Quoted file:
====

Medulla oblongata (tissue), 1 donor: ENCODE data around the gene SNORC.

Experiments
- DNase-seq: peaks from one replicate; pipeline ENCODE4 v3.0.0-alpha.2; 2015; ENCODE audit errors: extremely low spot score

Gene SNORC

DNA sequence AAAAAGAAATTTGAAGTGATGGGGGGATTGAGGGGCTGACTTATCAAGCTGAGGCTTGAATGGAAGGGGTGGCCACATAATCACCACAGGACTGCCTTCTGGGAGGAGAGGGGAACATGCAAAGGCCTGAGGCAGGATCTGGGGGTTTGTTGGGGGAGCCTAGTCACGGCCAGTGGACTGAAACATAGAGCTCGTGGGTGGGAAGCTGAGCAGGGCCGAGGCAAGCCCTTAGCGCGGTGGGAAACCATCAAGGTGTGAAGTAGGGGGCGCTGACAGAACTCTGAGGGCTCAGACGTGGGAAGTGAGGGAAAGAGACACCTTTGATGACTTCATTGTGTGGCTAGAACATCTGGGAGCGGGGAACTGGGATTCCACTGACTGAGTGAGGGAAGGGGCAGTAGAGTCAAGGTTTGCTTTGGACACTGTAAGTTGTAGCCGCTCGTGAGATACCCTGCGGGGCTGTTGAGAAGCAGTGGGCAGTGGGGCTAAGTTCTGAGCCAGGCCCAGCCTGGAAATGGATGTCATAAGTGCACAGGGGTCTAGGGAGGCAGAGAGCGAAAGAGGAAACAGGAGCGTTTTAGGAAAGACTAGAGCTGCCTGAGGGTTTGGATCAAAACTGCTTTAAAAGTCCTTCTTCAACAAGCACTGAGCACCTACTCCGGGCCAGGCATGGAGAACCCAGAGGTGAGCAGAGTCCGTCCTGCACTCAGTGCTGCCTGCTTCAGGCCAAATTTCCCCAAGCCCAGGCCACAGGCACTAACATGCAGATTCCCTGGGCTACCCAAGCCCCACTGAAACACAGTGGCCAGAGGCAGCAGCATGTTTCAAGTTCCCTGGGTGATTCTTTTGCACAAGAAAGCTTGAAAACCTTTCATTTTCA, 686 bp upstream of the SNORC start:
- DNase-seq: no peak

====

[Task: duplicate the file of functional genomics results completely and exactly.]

Medulla oblongata (tissue), 1 donor: ENCODE data around the gene SNORC.

Experiments
- DNase-seq: peaks from one replicate; pipeline ENCODE4 v3.0.0-alpha.2; 2015; ENCODE audit errors: extremely low spot score

Gene SNORC

DNA sequence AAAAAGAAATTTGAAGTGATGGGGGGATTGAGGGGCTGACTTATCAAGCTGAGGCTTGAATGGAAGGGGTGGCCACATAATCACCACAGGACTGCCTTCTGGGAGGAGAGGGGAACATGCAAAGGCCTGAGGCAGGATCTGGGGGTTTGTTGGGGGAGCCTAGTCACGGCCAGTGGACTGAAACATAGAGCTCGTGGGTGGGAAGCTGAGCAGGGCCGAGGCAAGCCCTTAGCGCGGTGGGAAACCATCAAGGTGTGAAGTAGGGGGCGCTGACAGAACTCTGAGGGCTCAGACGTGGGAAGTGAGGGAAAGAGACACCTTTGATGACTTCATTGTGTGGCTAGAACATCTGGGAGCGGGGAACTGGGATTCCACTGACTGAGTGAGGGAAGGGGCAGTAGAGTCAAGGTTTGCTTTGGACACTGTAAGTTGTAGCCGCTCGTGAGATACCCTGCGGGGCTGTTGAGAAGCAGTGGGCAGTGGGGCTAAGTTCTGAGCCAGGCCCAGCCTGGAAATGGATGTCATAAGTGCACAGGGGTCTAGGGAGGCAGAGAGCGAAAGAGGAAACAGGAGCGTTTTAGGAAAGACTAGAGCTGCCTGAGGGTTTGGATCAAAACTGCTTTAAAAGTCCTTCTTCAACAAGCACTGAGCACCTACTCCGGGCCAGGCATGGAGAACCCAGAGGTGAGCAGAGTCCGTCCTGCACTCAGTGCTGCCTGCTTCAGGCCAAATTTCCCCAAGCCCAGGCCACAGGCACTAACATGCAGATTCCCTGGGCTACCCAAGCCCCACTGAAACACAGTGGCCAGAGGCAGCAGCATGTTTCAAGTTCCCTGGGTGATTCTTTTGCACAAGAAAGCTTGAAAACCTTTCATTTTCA, 686 bp upstream of the SNORC start:
- DNase-seq: no peak